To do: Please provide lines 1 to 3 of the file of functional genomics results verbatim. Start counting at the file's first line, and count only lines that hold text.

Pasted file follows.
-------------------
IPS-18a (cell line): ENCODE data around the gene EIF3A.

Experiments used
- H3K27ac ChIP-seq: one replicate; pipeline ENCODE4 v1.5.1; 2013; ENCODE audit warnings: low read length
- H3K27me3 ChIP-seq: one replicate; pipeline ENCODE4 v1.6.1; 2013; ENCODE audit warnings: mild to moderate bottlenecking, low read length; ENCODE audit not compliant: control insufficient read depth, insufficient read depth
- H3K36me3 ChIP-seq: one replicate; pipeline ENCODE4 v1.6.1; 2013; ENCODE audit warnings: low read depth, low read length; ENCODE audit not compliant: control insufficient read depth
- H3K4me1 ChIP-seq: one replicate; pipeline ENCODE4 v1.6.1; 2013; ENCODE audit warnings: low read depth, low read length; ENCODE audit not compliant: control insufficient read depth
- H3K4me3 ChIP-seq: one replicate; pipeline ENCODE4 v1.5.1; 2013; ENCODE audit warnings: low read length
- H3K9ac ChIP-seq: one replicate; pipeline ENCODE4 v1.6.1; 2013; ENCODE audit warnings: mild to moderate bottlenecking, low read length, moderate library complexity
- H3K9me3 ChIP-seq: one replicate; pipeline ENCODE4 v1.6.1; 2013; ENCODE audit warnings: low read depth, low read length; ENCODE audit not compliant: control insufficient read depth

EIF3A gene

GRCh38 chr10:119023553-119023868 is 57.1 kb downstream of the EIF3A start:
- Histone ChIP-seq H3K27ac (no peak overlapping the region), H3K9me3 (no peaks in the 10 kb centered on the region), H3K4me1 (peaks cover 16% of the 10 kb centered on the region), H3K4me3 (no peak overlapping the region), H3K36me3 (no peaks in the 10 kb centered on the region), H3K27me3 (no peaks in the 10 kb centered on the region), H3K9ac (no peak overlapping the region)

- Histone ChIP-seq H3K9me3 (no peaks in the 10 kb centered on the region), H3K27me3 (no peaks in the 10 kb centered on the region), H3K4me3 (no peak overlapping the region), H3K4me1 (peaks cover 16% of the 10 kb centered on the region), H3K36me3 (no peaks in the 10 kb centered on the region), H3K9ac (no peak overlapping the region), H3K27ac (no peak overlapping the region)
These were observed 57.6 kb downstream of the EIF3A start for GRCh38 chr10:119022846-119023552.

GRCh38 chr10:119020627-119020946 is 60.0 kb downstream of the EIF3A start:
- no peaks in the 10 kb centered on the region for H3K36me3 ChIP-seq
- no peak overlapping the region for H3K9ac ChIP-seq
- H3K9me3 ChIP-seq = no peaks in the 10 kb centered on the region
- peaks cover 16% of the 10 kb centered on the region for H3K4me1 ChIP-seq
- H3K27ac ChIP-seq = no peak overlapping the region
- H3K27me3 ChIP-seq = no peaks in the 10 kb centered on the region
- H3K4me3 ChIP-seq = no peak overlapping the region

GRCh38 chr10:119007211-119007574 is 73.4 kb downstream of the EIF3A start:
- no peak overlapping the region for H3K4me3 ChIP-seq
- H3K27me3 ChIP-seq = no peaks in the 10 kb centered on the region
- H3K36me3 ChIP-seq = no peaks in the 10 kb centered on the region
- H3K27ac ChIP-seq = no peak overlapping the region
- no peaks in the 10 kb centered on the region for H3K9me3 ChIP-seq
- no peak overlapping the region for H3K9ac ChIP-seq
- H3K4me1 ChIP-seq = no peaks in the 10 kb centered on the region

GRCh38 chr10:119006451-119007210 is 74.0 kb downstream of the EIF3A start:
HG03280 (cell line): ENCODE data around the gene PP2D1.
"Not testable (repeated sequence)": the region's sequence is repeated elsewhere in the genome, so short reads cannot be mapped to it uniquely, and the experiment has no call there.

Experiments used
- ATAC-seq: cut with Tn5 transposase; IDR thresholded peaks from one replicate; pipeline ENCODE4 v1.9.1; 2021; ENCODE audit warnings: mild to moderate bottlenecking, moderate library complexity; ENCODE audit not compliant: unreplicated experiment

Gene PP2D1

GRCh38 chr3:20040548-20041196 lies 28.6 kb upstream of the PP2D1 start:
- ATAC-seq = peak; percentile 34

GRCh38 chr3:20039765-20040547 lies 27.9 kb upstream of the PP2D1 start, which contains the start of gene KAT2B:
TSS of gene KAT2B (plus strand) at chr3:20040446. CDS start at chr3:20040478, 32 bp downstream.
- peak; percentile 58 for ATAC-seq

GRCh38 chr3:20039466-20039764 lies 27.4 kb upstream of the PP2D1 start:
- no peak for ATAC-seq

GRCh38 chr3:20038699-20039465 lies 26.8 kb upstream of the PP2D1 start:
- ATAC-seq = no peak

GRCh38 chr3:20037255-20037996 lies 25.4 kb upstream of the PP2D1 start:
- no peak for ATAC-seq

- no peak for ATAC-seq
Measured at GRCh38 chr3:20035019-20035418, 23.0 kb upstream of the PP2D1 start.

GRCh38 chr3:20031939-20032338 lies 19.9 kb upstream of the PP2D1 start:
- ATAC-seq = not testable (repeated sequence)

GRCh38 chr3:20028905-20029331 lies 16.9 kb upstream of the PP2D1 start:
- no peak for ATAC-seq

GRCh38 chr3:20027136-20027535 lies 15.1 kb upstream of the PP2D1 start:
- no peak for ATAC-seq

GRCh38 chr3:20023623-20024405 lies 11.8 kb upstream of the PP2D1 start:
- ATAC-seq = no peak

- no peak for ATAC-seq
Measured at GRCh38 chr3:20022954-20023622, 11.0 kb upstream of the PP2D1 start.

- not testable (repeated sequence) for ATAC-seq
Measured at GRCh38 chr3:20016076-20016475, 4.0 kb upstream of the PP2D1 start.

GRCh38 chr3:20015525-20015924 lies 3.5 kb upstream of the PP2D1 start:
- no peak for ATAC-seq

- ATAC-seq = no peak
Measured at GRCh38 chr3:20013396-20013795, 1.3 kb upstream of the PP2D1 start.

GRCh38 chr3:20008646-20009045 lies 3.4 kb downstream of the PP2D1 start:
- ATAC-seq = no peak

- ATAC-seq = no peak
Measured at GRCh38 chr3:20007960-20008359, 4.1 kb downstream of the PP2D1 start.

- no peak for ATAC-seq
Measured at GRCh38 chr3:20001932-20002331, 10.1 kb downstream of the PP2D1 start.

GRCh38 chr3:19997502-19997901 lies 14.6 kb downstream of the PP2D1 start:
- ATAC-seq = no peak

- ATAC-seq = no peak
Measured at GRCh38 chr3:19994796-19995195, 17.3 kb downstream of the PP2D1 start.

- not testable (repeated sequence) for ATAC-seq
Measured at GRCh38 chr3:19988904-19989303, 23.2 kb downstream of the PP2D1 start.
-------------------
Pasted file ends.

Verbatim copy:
IPS-18a (cell line): ENCODE data around the gene EIF3A.

Experiments used
- H3K27ac ChIP-seq: one replicate; pipeline ENCODE4 v1.5.1; 2013; ENCODE audit warnings: low read length